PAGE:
By Walusimbi Ronnie
The United Nations Declaration of Human Rights 1948, stipulates the fundamental freedoms of all men and wowen regardless of their color, creed, religion and ethnicity bas one of the cardinal inalienable rights. However, it is absurd that in most countries especially those in the Third World catagory, that Declaration is observed more in breach than respect.
Whether one is a prisoner or detained on suspicion of commiting a crime the suspect does still have his or her basic rights which should not be abused by the authorities by way of subjecting them to gross torture as happens in some of Uganda's prisons.
The narrations of terrorism or treason suspects who were recently picked up by the security agents from various locations in Kampala read like horror novels. Among the latest victims of alleged tortures while in custody is Lusse Joseph and his nephew Richard Nyanzi.
Lusse is a prominent business man who faces charges of treason. When he appeared in court for mention of his casemonday at Buganda Road Grade One Magestrate, Margaret Tibulya, he told he:"I have been kept in different places which I do not remember or know under terrible forms of torture. Your Honor I ask for a medical check up and treatment as my health has deteriorated very much."
Lusse's Nephew Richard in an interview with Third World Media News Agency also alleged that he was subjected to beatings and electrocutions with metallic wires untill he lost his senses. There is also Faisal Sulaiman Buyonda and Twaha Kakande who the Rubaga North MP wasswa Lule showed to the Presss recently at the Parliamentary buildings alleging torture. The victims said they were subjected to ghastly torure that included electic shocks to their genitals and injections with suspect liquids.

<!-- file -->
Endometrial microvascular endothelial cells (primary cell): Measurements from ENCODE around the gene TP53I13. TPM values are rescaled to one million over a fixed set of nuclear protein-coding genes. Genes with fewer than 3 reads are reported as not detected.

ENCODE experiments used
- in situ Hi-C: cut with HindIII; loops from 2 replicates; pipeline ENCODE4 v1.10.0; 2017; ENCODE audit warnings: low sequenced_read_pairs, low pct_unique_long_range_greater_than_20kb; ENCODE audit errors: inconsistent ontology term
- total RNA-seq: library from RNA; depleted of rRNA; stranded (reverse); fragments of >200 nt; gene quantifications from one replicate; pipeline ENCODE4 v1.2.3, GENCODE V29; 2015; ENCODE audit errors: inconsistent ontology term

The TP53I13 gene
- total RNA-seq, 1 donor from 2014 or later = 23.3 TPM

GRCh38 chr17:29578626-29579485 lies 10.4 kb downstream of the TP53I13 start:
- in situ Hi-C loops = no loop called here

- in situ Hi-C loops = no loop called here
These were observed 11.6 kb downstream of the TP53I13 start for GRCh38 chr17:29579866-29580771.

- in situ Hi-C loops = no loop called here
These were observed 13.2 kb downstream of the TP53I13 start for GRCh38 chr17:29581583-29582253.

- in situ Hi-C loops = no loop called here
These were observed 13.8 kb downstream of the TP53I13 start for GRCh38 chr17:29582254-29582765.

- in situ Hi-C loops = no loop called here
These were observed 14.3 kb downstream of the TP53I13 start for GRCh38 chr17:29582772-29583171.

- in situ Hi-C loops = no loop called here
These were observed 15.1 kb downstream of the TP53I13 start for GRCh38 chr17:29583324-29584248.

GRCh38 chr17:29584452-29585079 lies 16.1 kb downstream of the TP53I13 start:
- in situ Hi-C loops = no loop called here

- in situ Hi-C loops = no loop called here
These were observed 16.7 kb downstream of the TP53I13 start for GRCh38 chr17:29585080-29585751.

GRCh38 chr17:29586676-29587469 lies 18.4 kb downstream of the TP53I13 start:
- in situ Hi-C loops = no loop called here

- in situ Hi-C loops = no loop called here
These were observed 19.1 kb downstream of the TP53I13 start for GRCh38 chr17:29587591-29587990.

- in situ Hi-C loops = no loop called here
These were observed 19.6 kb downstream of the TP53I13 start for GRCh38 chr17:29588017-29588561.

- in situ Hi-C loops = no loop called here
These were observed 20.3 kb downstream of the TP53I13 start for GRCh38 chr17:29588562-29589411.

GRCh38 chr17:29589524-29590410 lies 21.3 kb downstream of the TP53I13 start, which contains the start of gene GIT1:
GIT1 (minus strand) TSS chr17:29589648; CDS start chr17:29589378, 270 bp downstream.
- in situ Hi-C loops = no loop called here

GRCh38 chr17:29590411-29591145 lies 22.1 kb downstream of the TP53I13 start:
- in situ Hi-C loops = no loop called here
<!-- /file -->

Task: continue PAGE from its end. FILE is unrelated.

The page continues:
There is also the existance of ungazetted places which government is calling "Safe Houses' to protect suspects from harrassment from fellow prisoners. TAhses strings of events will not augure weel for the government image especially since human riths are universal. Although torture is the instrument of security agents everywhere in the world to extract vital information from otherwise sturborn suspects who refuse to reveal data during interogation, it still conflicts with the rights of suspects as espoused in the different human rights convetions to which Uganda is a signatory.
The Minister of Internal Affairs Major Tom Butime under whom all security organs fall should come in on this one to save the government's image. However President Museveni has consistently emphasised the requirement of treating suspects in strict conformity with the provisions of the constitution. During a press conference at his residence in Nakasero last week wednesday, commenting on the mistreatment of suspects he conceded that there are safe houses where some suspects are confined because of the insuficient space in police cells.
The International Humna rights body, Amnesty Interrnational (AI) in London, United Kingdom could be already writing dossiers on this issue. Legal grounds for arressts is no licence for violating the constitutional rights of suspects. The Chairperson of The Uganda Human Rights Commission, Margaret Ssekagya need also to come out with a statement on these events.
Her Commission is resposnsible to the respect of rights of all Ugandan citizens with out discrimination. On Tuesday in the House, MPs, attacked the Minister in charge of Parliamentary Affairs Dr. Martin Aliker. He however said that acts of toture were not government's policy.
It would help redress victims of these alleged tortures whose offenses are sometimes dropped after no guilty verdicts by the courts of law. If a Commission of Inquiry is set up by government to investigate these allegations instead of government paying lip service to them. The government has the financial muscle to fund such an inquiry for the sake of the Uganda citizens affected.